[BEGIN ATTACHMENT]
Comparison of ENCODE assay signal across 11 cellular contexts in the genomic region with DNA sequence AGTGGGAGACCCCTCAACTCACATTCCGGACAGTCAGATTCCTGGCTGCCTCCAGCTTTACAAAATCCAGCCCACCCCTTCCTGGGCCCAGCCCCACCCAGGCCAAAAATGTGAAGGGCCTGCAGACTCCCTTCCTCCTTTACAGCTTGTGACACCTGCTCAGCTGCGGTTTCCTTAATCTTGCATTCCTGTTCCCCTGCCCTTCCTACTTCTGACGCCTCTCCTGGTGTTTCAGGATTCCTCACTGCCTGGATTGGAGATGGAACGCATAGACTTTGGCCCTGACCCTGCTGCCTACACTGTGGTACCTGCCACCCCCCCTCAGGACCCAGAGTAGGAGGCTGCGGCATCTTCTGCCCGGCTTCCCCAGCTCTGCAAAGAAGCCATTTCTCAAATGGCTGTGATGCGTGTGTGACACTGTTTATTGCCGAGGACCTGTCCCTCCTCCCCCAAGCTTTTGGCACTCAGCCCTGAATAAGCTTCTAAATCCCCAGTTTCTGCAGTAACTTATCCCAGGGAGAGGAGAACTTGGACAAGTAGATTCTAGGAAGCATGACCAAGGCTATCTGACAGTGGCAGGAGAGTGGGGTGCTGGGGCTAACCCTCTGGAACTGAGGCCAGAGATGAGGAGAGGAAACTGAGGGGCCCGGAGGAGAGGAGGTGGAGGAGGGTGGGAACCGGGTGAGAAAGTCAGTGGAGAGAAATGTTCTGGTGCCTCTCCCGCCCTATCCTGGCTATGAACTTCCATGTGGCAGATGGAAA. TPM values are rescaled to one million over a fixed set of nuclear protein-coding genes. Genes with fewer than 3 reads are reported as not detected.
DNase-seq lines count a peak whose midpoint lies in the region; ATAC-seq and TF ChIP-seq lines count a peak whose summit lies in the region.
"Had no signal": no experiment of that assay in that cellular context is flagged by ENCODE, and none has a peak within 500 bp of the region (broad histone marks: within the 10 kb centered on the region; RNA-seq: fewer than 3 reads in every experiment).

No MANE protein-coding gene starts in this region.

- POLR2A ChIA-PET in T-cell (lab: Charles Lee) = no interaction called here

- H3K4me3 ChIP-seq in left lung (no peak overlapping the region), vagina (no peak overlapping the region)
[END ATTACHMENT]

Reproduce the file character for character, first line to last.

Comparison of ENCODE assay signal across 11 cellular contexts in the genomic region with DNA sequence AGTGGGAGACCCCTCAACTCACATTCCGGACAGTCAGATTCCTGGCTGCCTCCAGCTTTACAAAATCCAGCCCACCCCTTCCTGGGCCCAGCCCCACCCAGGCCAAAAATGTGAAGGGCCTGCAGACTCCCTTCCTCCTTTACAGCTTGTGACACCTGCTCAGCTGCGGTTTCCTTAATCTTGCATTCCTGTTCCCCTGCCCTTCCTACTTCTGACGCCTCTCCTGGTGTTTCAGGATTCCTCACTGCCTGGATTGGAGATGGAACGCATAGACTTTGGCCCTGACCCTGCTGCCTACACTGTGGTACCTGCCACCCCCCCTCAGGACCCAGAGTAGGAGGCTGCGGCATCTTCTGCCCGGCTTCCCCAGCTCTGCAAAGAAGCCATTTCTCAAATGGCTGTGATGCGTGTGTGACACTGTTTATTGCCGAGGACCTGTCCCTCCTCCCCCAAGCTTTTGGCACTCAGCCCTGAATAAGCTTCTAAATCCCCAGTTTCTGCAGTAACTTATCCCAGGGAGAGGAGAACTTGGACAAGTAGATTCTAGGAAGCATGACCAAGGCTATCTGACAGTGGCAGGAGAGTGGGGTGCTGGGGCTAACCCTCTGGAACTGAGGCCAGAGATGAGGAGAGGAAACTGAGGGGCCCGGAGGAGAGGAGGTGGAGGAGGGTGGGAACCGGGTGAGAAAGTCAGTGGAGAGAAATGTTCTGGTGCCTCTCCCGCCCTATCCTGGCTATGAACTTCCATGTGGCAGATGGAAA. TPM values are rescaled to one million over a fixed set of nuclear protein-coding genes. Genes with fewer than 3 reads are reported as not detected.
DNase-seq lines count a peak whose midpoint lies in the region; ATAC-seq and TF ChIP-seq lines count a peak whose summit lies in the region.
"Had no signal": no experiment of that assay in that cellular context is flagged by ENCODE, and none has a peak within 500 bp of the region (broad histone marks: within the 10 kb centered on the region; RNA-seq: fewer than 3 reads in every experiment).

No MANE protein-coding gene starts in this region.

- POLR2A ChIA-PET in T-cell (lab: Charles Lee) = no interaction called here

- H3K4me3 ChIP-seq in left lung (no peak overlapping the region), vagina (no peak overlapping the region)